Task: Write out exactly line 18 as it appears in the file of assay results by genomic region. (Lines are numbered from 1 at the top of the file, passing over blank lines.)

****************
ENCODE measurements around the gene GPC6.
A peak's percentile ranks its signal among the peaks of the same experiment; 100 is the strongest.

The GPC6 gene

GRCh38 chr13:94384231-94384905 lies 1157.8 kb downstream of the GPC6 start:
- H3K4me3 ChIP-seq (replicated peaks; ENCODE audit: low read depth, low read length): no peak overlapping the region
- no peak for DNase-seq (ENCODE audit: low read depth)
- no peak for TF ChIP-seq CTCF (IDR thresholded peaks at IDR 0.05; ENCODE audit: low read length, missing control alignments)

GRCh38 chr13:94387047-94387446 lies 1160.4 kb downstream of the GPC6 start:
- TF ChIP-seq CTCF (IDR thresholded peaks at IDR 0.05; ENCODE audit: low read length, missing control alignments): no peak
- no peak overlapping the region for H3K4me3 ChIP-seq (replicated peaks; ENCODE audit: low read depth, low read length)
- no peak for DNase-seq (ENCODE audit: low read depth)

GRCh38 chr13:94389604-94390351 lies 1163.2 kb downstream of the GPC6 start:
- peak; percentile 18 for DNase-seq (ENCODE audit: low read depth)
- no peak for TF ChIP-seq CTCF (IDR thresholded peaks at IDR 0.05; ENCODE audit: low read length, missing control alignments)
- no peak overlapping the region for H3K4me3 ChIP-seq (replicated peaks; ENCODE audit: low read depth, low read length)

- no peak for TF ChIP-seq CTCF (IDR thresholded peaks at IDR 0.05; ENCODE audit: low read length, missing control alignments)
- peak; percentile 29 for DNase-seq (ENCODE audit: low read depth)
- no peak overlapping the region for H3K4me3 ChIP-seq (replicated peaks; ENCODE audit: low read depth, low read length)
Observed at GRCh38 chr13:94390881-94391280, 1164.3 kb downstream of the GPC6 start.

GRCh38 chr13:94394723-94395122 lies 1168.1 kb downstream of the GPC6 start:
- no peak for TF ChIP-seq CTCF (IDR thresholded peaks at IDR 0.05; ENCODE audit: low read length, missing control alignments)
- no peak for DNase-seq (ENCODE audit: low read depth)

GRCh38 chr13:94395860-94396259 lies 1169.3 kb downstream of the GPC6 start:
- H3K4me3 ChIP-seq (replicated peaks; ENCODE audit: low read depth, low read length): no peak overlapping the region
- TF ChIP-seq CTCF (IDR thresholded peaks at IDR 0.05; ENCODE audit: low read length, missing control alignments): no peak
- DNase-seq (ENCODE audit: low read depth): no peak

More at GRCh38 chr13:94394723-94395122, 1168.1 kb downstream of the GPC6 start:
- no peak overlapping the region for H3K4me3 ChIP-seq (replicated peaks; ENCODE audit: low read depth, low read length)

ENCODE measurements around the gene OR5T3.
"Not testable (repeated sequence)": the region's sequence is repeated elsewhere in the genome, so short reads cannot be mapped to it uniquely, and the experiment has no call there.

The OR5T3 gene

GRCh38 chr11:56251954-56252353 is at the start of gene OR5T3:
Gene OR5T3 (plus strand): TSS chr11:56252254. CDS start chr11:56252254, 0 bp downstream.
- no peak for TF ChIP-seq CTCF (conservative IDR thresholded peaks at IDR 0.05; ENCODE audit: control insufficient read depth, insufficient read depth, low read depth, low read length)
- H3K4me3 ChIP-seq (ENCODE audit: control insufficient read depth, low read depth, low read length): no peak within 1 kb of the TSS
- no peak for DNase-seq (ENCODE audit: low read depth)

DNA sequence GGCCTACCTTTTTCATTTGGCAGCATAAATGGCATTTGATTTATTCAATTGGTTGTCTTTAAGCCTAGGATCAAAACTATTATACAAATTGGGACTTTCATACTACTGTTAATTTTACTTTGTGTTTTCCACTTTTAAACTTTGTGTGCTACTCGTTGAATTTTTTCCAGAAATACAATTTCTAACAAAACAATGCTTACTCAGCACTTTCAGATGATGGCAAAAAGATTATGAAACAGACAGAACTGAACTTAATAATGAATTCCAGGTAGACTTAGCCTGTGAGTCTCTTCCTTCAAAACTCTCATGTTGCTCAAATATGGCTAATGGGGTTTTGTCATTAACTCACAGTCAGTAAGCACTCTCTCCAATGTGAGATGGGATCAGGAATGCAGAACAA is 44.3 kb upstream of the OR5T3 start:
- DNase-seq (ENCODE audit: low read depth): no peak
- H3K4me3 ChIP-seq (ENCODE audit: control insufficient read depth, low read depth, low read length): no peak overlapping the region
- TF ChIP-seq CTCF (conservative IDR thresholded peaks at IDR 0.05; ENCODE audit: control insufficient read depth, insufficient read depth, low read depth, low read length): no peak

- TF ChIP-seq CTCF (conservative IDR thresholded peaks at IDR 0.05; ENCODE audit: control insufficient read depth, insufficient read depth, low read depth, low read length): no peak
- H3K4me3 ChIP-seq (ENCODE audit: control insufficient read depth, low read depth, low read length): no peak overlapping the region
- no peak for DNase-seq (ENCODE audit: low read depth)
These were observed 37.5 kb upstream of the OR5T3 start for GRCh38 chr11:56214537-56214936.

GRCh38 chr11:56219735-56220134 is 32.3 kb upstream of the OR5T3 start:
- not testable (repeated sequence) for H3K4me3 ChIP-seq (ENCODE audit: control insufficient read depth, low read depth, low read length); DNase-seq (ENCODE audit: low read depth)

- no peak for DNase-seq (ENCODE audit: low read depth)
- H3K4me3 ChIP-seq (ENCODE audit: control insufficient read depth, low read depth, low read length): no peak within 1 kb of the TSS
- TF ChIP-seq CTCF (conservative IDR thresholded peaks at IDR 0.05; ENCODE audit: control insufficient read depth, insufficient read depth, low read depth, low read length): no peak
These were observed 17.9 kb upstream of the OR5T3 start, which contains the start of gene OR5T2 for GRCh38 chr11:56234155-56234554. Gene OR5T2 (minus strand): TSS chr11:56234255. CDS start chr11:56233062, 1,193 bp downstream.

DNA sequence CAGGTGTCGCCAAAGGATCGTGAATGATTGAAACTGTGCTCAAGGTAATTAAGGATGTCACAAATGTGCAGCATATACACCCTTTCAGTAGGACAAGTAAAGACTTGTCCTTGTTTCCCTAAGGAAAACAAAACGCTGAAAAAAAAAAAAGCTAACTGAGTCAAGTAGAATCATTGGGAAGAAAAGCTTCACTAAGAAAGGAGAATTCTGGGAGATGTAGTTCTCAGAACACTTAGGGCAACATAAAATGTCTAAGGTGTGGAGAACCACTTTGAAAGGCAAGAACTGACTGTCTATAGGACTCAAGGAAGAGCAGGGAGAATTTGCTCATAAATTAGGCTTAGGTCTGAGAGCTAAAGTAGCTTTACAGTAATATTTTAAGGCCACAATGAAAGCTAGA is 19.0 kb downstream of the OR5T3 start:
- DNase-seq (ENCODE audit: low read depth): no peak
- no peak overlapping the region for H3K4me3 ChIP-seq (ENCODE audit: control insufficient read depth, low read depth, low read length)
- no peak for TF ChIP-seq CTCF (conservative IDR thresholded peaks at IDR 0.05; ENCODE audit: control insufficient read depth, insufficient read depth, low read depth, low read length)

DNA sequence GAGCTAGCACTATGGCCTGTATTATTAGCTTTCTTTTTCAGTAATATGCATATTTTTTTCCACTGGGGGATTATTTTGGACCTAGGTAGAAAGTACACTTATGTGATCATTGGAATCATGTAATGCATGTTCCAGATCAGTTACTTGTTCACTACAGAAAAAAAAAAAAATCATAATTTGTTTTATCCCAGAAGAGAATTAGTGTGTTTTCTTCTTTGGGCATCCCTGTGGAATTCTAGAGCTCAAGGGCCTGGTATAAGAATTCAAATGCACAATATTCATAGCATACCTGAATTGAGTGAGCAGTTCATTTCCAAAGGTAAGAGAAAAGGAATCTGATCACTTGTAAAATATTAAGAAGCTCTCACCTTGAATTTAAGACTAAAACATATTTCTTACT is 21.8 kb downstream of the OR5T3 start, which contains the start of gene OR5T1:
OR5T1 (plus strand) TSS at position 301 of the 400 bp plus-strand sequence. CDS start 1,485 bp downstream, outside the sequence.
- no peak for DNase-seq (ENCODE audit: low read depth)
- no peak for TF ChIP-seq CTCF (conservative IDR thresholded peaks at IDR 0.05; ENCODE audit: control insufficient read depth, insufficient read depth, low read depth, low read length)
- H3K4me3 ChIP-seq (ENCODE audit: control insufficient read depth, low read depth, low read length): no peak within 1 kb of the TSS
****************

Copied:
- no peak overlapping the region for H3K4me3 ChIP-seq (replicated peaks; ENCODE audit: low read depth, low read length)